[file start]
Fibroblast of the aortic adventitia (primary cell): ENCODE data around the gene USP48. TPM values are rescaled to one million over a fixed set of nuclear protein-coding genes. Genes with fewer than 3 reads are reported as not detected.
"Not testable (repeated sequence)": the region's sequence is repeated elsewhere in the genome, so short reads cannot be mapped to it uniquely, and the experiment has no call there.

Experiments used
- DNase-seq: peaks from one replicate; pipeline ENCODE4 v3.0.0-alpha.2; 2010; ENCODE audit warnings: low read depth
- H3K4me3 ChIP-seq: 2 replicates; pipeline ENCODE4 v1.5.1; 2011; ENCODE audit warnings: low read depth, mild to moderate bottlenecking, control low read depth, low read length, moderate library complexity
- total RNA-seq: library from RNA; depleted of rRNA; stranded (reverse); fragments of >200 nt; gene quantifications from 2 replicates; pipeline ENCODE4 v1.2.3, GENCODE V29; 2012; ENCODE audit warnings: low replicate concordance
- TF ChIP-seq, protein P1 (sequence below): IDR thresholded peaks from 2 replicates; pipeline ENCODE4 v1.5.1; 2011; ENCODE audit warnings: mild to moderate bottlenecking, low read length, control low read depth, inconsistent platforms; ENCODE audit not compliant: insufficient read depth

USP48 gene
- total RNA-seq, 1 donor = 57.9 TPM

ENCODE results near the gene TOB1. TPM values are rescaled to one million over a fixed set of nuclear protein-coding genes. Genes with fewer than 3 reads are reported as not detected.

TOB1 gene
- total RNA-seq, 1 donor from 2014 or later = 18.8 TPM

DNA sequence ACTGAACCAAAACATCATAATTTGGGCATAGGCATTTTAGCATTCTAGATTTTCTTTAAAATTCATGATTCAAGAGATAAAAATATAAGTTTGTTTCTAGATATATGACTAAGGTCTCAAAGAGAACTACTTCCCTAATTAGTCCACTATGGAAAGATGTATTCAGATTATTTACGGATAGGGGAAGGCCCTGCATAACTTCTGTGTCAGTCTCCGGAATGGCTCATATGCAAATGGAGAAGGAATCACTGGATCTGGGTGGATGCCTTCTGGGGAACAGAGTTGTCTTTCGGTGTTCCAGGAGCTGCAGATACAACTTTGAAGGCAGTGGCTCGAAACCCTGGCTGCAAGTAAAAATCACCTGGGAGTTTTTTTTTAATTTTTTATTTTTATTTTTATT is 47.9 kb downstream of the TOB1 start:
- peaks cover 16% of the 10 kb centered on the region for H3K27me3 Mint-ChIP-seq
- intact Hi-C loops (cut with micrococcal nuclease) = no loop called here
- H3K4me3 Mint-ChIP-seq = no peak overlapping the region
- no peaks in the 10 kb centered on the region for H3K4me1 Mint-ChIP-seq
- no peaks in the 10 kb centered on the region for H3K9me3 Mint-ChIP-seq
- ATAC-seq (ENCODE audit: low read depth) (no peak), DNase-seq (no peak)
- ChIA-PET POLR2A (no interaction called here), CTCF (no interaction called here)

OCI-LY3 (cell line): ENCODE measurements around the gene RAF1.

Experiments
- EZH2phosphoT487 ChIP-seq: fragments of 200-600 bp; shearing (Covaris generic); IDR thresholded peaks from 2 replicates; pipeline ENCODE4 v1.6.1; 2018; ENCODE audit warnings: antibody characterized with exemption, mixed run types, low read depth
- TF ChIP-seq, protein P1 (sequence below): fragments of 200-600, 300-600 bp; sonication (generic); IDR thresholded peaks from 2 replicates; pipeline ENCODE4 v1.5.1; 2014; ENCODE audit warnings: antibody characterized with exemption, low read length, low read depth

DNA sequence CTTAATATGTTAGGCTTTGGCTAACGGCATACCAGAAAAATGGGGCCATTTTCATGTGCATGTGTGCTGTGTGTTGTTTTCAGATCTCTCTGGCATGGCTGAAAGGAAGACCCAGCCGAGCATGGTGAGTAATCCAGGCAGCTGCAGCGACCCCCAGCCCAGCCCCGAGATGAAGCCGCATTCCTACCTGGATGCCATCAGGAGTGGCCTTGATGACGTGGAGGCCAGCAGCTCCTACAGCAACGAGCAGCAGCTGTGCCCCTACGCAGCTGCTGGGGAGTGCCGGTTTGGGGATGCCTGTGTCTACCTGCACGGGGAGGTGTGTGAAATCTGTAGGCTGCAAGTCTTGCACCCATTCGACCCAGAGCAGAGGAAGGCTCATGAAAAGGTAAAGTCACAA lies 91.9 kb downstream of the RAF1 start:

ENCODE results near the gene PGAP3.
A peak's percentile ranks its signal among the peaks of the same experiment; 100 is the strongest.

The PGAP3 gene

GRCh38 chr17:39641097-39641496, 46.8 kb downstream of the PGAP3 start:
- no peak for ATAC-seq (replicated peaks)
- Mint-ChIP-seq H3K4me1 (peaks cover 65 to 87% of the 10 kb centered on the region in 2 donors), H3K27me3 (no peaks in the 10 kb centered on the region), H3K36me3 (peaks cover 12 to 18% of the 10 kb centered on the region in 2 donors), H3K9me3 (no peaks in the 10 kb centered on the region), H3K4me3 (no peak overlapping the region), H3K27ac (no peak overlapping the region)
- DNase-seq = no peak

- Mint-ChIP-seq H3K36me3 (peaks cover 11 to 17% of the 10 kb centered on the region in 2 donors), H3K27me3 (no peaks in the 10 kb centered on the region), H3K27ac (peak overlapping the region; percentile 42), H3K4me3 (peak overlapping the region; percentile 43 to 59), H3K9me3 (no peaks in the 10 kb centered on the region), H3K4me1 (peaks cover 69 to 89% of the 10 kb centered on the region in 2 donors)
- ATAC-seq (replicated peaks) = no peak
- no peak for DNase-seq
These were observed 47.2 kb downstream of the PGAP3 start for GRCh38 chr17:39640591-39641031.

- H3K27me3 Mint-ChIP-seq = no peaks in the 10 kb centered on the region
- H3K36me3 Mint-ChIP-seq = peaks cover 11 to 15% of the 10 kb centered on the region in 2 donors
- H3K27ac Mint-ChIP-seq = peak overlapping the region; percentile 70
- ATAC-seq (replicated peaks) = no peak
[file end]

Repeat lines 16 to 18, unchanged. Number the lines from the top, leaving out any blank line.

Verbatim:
- H3K4me3 Mint-ChIP-seq = no peak overlapping the region
- no peaks in the 10 kb centered on the region for H3K4me1 Mint-ChIP-seq
- no peaks in the 10 kb centered on the region for H3K9me3 Mint-ChIP-seq